Faculty Profile: Nahmi Kim Wagner

By Joseph Chong ’98

 

When Nahmi Kim Wagner, the head preceptor of the Korean language program at Harvard, sought her first teaching job, she was flatly rejected. Although she was born in Korea in 1923, she moved to Japan with her family when she was three and went to the government public school there. After her formal education, she was obligated by the Japanese government to teach for a few years, but Japanese schools repeatedly denied her a teaching position. "Just because I was a Korean, I got rejected," she says shaking her head. "I couldn’t believe that educators had this kind of attitude!" It was only later, through a circuitous route full of obstacles like this one, that she would come to Harvard and help establish its Korean language program.

In 1951, when she was 31, Mrs. Wagner moved to the city of Pusan in Korea, and she did not know how to speak Korean. It was the time of the Korean War, and she lived relatively isolated from others because everyone was struggling so hard just to survive. "I had seen so much suffering [in Pusan]," she says, "I just couldn’t bear it anymore." So she moved to Seoul, and only there did she begin to learn basic conversational Korean. Because of her Japanese language skills, she was hired to teach Japanese to foreigners through a program sponsored by the University of Maryland. Soon, she was offered tutoring jobs and a position broadcasting in Japanese for a radio program.

Mrs. Wagner came to the United States in 1958 when Harvard began to collect Korean literature at the Harvard-Yenching library. "They decided I was a good person to have on staff at the library," she says. Then she adds, "Even though they needed someone who spoke Chinese, Japanese, and Korean, I really only had a strong grasp on Japanese." It was supposed to be a temporary job. In 1960, when Professor Edward Wagner (whom Mrs. Wagner later married) asked her to stay and help him teach Korean language courses, she was at first skeptical. "I said so," she notes. "I told him, ‘I can’t speak Korean yet.’" But she later reconsidered, and answered in a statement that is indicative of her life philosophy: "Okay, maybe I’ll try it."

"I had to study very hard, like I was learning Korean from the very beginning," Mrs. Wagner explains. "I had never had a formal education [in Korean]. But when you are given a job, you have to know what you are doing very well. I needed to learn every single word, over and over again. I studied desperately." It took her years and years of studying to learn Korean and English. She recognized that, to teach Korean, she had to be able to pronounce it properly, and so she returned each summer to Korea. "I listened to people really, really carefully," she explains. "I just practiced and practiced."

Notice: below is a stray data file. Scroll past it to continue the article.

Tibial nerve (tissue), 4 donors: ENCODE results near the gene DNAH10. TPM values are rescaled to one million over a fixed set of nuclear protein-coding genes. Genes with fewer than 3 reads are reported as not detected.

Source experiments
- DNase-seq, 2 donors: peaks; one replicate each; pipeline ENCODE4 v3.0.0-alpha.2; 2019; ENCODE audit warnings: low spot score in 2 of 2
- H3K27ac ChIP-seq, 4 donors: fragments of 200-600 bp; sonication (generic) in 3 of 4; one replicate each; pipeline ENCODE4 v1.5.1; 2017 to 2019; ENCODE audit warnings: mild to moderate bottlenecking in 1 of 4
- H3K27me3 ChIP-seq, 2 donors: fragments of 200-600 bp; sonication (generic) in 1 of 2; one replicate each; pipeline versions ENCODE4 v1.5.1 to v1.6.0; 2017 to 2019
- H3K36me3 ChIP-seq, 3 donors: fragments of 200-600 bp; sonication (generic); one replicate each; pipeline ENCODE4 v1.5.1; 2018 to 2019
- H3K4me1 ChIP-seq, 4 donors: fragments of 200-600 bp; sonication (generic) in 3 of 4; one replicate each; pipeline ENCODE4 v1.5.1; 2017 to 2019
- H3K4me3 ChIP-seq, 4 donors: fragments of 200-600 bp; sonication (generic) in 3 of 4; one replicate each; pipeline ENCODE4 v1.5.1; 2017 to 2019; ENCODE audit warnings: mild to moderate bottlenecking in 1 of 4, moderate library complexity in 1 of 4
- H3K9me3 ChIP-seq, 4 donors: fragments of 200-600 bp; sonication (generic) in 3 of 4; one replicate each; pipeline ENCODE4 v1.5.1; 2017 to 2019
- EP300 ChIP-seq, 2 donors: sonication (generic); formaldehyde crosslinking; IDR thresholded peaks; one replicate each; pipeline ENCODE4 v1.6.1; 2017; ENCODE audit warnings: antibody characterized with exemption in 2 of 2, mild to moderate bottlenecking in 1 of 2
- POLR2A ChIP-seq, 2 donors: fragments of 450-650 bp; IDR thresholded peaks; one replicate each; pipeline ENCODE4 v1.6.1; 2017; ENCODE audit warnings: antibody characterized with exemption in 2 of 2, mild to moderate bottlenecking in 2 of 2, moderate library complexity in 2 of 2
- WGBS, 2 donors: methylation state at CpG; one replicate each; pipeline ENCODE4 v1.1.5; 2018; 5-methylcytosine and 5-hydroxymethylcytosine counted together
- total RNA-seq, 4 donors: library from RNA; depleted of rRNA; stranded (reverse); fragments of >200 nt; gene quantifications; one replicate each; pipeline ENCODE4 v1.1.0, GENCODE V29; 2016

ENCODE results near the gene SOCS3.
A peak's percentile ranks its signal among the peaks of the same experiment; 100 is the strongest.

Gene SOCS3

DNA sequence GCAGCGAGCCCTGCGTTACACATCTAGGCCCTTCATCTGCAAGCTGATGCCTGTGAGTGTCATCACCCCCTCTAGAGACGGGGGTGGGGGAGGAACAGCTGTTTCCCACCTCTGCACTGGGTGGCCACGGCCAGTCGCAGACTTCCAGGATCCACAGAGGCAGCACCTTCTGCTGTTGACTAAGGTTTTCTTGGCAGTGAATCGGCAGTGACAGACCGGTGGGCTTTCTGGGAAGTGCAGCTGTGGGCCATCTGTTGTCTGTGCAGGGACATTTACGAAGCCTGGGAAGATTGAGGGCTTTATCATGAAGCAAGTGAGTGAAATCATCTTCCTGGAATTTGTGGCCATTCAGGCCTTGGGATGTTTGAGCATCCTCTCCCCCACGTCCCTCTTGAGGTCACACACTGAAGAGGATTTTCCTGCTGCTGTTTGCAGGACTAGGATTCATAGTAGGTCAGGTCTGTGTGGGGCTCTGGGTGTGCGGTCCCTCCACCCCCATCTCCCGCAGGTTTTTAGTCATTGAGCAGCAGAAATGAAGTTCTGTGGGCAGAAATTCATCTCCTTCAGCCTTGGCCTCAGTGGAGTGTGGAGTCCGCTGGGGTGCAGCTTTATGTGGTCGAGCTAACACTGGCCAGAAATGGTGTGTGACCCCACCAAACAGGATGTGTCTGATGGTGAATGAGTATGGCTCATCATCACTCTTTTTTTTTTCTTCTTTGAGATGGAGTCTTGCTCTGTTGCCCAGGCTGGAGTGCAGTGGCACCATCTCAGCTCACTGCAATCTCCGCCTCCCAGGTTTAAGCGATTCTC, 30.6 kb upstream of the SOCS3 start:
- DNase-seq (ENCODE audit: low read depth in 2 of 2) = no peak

At first Mrs. Wagner acted as her husband’s assistant as he taught graduate students in a very small program. Thinking back she remembers that, "Sometimes we only had one student, but we still gave the course." Eventually, more and more Korean students came to Harvard, and there was a need for undergraduate language courses. The lack of Korean texts posed a serious problem. "There weren’t any, really," she says. "Each time I used one I was disappointed. So I decided to write my own." Now the Korean language and history programs at Harvard have greatly expanded. There are courses that students can take for all four years, ending in history and literature courses that are very intensive. Now the introductory language course, Korean Ba, attracts over sixty undergraduates a year. These students use the textbook that Mrs. Wagner developed.

The initiative that Mrs. Wagner showed in creating a textbook is evident throughout her life. She admires people who are always trying to learn more and pursue new areas—especially older people. "When people become 60 or 70, they start to give up," she says. "I want to keep improving myself until the day I die." When Mrs. Wagner was 51, a student of hers got her interested in Korean ceramics. With characteristic diligence, she started to take pottery lessons and studied the history of Korean pottery. She has since displayed her own pottery in exhibitions and has continued to improve her art.

"I admire people with excellent skill," Mrs. Wagner says. "I think it is important to be better than anyone else at what you do." She believes that superior skill is the key to overcoming racial prejudice. "If you are so very good at what you do, people cannot help but recognize you as such." Certainly, in her own life, this has been true. She has neither a masters degree nor a Ph.D., and yet she was asked by the University to become a senior preceptor. "They saw me doing my job properly and conscientiously. I never asked for or thought about getting a higher position."

However, she recognizes that sometimes she is too hard on people, and she says that she is often called a perfectionist by those she works with. She discourages the instructors she works with to take shortcuts when grading papers. "When my staff tries to take the easy way, I get very upset. I don’t understand why. I demand other people to be perfect." But she also frowns upon people who are so ambitious to the point where they will harm others. When people who are undeserving become obsessed, she explains, they try to reach beyond their means. "If you are good enough and honest, people will recognize you," she says.

This year will be Mrs. Wagner’s last at Harvard. After she retires, she is going to pursue pottery with great fervor. "I am over 70, but I still have some years left. I am going to spend the rest of my life making something beautiful with my hands ."


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